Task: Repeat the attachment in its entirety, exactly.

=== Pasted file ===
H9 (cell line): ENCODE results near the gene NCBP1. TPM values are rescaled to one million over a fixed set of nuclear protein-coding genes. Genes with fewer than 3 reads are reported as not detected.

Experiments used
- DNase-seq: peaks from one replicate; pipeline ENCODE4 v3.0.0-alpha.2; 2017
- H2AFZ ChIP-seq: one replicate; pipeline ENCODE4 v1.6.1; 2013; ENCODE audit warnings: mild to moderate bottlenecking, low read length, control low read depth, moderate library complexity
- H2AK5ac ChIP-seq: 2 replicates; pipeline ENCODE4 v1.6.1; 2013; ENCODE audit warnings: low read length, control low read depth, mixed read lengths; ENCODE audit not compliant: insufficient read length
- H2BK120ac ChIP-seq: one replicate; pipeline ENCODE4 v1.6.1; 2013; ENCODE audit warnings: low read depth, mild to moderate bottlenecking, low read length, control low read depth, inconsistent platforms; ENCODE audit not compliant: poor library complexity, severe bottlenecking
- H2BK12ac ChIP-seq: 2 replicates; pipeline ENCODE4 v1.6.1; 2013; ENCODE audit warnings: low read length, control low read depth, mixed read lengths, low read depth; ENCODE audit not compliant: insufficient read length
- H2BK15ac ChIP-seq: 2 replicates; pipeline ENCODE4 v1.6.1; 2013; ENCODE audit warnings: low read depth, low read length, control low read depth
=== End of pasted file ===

H9 (cell line): ENCODE results near the gene NCBP1. TPM values are rescaled to one million over a fixed set of nuclear protein-coding genes. Genes with fewer than 3 reads are reported as not detected.

Experiments used
- DNase-seq: peaks from one replicate; pipeline ENCODE4 v3.0.0-alpha.2; 2017
- H2AFZ ChIP-seq: one replicate; pipeline ENCODE4 v1.6.1; 2013; ENCODE audit warnings: mild to moderate bottlenecking, low read length, control low read depth, moderate library complexity
- H2AK5ac ChIP-seq: 2 replicates; pipeline ENCODE4 v1.6.1; 2013; ENCODE audit warnings: low read length, control low read depth, mixed read lengths; ENCODE audit not compliant: insufficient read length
- H2BK120ac ChIP-seq: one replicate; pipeline ENCODE4 v1.6.1; 2013; ENCODE audit warnings: low read depth, mild to moderate bottlenecking, low read length, control low read depth, inconsistent platforms; ENCODE audit not compliant: poor library complexity, severe bottlenecking
- H2BK12ac ChIP-seq: 2 replicates; pipeline ENCODE4 v1.6.1; 2013; ENCODE audit warnings: low read length, control low read depth, mixed read lengths, low read depth; ENCODE audit not compliant: insufficient read length
- H2BK15ac ChIP-seq: 2 replicates; pipeline ENCODE4 v1.6.1; 2013; ENCODE audit warnings: low read depth, low read length, control low read depth